2005 NCAA tournament: Lost in national semifinals
It’s easy to forget that Colorado College was setting itself up as a top team for the NCAA tournament in the first half of the season. It’s easy to forget that because in the second half the Tigers stumbled and had to fight just to keep things together.
Now they go into the NCAAs after a needed-but-not-wanted week off. They were bounced from the WCHA playoffs in the first round by St. Cloud State, and coach Scott Owens then gave his team time off for exams and perhaps to clear their heads.
“We were tired and mentally tired in that St. Cloud series,” Owens said. “We’re down to 12 forwards and seven or eight defensemen, and just needed a little bit of a break. It’s tough when you’re in that fourth- or fifth-place situation and you have the potential of playing six games in nine days the way St. Cloud did.
“That being said, you still want to be at the WCHA Final Five because it’s such a good tournament. We had a sense that we were going to be in, and we did take four days off for finals and everything else. But we’re trying to turn it into a positive. Denver did two years ago.”
Yes, in 2004, Denver lost in the first round of the WCHA playoffs, only to recover and win the national championship. For the Tigers to get out of the Midwest Regional, they’re going to need a consistent defensive performance and some contributions from their non-top-line scorers.
With the Tigers, Owens said, there’s a tendency to have a few defensemen play well one night and a few others the next. They’ll need all of them to be on their game in the NCAAs.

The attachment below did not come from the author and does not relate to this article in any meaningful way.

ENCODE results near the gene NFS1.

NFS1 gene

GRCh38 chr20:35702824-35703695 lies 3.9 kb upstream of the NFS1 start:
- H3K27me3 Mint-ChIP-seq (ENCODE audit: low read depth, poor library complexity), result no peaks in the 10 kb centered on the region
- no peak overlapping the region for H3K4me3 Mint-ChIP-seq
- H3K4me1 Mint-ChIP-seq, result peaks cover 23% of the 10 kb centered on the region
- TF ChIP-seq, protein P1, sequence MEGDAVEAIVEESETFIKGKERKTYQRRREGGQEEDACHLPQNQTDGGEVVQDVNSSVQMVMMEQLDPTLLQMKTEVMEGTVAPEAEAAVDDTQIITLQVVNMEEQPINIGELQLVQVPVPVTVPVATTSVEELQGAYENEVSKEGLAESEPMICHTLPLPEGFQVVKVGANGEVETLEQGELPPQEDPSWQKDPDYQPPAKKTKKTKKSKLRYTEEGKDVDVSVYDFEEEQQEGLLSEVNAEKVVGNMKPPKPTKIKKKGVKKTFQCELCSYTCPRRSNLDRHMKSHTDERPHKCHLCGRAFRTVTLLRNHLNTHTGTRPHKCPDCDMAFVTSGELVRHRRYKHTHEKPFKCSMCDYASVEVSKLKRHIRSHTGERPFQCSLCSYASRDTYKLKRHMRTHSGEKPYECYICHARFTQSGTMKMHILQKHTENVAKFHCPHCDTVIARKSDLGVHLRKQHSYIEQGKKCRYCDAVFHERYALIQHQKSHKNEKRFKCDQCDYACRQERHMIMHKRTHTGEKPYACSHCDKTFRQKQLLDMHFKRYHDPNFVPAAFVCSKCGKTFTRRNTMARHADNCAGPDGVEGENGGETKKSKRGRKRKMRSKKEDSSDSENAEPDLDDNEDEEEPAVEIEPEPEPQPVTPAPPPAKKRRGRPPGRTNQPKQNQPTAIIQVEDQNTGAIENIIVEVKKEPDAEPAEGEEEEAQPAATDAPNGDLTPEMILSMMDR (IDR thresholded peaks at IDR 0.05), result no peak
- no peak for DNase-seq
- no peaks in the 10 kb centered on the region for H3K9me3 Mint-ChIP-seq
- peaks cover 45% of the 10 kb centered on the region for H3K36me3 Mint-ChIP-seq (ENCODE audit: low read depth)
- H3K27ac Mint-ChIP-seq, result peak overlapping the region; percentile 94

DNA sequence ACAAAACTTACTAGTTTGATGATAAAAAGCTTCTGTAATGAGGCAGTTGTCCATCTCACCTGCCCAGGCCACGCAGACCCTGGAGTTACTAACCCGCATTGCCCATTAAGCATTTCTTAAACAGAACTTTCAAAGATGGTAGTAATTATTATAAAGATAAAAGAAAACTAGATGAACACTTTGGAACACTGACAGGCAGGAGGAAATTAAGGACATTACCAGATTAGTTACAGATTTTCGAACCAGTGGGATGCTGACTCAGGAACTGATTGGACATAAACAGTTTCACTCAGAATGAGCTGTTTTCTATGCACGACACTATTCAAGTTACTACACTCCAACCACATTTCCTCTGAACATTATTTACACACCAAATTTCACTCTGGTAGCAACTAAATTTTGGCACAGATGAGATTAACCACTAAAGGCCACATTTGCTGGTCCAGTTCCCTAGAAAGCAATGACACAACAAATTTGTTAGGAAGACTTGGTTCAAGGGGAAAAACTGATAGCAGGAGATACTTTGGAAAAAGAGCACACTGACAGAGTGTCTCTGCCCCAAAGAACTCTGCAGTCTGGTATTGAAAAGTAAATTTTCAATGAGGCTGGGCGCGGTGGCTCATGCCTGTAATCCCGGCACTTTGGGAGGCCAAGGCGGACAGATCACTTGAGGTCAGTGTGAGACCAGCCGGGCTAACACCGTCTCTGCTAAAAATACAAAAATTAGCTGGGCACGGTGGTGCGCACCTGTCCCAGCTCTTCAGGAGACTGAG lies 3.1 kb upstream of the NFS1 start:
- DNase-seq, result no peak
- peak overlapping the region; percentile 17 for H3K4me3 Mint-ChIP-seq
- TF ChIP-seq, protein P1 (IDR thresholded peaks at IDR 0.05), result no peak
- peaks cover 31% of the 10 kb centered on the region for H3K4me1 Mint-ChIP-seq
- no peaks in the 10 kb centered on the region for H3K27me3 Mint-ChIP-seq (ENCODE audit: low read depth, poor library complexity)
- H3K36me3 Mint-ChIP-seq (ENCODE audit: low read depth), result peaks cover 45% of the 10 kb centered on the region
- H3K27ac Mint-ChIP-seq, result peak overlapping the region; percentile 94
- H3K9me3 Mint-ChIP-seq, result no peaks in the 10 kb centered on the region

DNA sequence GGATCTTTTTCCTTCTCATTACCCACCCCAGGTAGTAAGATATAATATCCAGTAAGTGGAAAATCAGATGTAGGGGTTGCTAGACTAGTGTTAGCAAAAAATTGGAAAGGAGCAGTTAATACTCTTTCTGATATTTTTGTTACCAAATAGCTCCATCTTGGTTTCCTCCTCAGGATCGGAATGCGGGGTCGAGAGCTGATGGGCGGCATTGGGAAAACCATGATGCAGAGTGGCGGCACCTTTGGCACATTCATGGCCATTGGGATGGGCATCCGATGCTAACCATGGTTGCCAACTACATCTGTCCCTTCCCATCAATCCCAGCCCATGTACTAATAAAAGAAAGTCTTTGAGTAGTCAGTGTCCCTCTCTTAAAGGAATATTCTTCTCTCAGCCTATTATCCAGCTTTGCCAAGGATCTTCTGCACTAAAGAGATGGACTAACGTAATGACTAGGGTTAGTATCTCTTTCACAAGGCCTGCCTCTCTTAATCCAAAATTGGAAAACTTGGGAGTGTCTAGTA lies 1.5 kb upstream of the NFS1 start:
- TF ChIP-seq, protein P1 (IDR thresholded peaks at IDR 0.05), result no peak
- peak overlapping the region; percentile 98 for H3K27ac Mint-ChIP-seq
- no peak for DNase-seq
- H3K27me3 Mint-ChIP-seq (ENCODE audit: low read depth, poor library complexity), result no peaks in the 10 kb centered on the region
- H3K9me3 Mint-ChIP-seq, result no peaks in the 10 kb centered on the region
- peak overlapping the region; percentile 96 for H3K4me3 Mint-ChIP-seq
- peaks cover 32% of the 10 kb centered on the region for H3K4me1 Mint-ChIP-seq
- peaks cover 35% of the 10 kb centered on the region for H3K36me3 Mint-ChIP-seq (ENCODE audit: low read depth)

It goes the same for the forwards. Brett Sterling, Marty Sertich, Trevor Frischmon and Joey Crabb can’t do it all alone, and there’s not much more that Owens could ask from them.
But if 13-goal scorer Chad Rau or wingers Jimmy Kilpatrick and Derek Patrosso can get going, the Tigers could get the support they need.
“We need some of that underneath push, we need some of that secondary scoring,” Owens said. “We did a pretty good job [against St. Cloud State]. We held their top line scoreless. We killed 12 out of 13 power-play chances. We just didn’t put ourselves in a situation to score enough.”
It’s easy to forget the Tigers started 9-1 and later won the Great Lakes Invitational with a solid two-day effort against Michigan and Michigan State.
That weekend in Detroit is what Owens remembers as his team’s peak effort so far this season. He said that’s what CC needs to get back to.
“When we’re playing our best hockey, we’re pursuing the puck, we’re aggressive, we’re forcing the other team to make mistakes and we play that puck possession and pursuit type of game,” Owens said. “We’re hoping to get on a smaller sheet and do that.”